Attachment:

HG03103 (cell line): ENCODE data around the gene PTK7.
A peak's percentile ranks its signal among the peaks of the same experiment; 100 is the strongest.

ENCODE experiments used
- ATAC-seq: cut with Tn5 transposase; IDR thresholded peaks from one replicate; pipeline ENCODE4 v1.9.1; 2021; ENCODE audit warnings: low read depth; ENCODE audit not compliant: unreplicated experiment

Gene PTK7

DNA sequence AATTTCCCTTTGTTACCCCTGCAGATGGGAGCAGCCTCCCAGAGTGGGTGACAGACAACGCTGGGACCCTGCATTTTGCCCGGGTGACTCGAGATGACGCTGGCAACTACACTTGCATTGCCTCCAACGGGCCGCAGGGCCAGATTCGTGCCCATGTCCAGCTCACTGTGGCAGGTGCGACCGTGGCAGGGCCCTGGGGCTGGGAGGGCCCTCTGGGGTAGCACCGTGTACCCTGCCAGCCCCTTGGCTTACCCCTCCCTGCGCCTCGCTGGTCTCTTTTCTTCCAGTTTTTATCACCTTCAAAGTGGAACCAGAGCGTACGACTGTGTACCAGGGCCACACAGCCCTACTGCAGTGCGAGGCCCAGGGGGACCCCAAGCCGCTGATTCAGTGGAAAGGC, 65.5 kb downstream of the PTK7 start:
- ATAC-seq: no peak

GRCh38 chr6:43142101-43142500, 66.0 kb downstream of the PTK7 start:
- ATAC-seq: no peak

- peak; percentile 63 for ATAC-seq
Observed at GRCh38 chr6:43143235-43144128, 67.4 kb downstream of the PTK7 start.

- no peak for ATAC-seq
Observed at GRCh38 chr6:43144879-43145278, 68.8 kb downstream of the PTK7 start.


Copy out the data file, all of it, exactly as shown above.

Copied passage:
HG03103 (cell line): ENCODE data around the gene PTK7.
A peak's percentile ranks its signal among the peaks of the same experiment; 100 is the strongest.

ENCODE experiments used
- ATAC-seq: cut with Tn5 transposase; IDR thresholded peaks from one replicate; pipeline ENCODE4 v1.9.1; 2021; ENCODE audit warnings: low read depth; ENCODE audit not compliant: unreplicated experiment

Gene PTK7

DNA sequence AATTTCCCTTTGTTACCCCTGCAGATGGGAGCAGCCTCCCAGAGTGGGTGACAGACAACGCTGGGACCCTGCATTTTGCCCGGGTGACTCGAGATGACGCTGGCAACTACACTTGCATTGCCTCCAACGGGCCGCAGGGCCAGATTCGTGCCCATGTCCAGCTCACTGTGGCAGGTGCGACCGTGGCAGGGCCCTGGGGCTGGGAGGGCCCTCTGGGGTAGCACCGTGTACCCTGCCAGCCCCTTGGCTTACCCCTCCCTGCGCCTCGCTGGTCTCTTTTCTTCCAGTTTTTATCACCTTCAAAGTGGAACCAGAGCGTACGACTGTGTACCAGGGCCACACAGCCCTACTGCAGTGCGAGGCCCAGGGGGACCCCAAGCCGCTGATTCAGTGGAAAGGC, 65.5 kb downstream of the PTK7 start:
- ATAC-seq: no peak

GRCh38 chr6:43142101-43142500, 66.0 kb downstream of the PTK7 start:
- ATAC-seq: no peak

- peak; percentile 63 for ATAC-seq
Observed at GRCh38 chr6:43143235-43144128, 67.4 kb downstream of the PTK7 start.

- no peak for ATAC-seq
Observed at GRCh38 chr6:43144879-43145278, 68.8 kb downstream of the PTK7 start.